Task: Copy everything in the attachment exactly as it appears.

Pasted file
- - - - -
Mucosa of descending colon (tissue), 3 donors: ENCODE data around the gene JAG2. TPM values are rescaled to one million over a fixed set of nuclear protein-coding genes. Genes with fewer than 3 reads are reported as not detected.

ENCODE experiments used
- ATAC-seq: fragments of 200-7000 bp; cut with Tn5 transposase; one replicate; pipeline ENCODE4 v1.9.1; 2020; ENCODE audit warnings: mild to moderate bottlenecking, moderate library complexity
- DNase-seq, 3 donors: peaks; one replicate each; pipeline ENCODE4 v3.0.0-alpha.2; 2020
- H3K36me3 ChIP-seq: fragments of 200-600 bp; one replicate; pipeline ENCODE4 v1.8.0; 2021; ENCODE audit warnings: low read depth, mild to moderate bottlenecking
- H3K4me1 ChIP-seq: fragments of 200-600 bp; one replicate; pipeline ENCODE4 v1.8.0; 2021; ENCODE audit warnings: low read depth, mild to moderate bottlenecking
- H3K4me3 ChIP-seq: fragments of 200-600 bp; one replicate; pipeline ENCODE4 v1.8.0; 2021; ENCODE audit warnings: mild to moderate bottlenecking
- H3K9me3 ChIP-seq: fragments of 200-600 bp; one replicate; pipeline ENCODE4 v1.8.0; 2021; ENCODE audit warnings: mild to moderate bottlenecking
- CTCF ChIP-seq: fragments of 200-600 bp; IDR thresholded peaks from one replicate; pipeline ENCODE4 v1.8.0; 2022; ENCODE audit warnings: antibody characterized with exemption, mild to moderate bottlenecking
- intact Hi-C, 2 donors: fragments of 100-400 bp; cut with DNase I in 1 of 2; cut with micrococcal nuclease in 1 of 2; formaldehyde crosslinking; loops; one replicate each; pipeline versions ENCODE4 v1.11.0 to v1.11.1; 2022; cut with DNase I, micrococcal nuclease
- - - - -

Mucosa of descending colon (tissue), 3 donors: ENCODE data around the gene JAG2. TPM values are rescaled to one million over a fixed set of nuclear protein-coding genes. Genes with fewer than 3 reads are reported as not detected.

ENCODE experiments used
- ATAC-seq: fragments of 200-7000 bp; cut with Tn5 transposase; one replicate; pipeline ENCODE4 v1.9.1; 2020; ENCODE audit warnings: mild to moderate bottlenecking, moderate library complexity
- DNase-seq, 3 donors: peaks; one replicate each; pipeline ENCODE4 v3.0.0-alpha.2; 2020
- H3K36me3 ChIP-seq: fragments of 200-600 bp; one replicate; pipeline ENCODE4 v1.8.0; 2021; ENCODE audit warnings: low read depth, mild to moderate bottlenecking
- H3K4me1 ChIP-seq: fragments of 200-600 bp; one replicate; pipeline ENCODE4 v1.8.0; 2021; ENCODE audit warnings: low read depth, mild to moderate bottlenecking
- H3K4me3 ChIP-seq: fragments of 200-600 bp; one replicate; pipeline ENCODE4 v1.8.0; 2021; ENCODE audit warnings: mild to moderate bottlenecking
- H3K9me3 ChIP-seq: fragments of 200-600 bp; one replicate; pipeline ENCODE4 v1.8.0; 2021; ENCODE audit warnings: mild to moderate bottlenecking
- CTCF ChIP-seq: fragments of 200-600 bp; IDR thresholded peaks from one replicate; pipeline ENCODE4 v1.8.0; 2022; ENCODE audit warnings: antibody characterized with exemption, mild to moderate bottlenecking
- intact Hi-C, 2 donors: fragments of 100-400 bp; cut with DNase I in 1 of 2; cut with micrococcal nuclease in 1 of 2; formaldehyde crosslinking; loops; one replicate each; pipeline versions ENCODE4 v1.11.0 to v1.11.1; 2022; cut with DNase I, micrococcal nuclease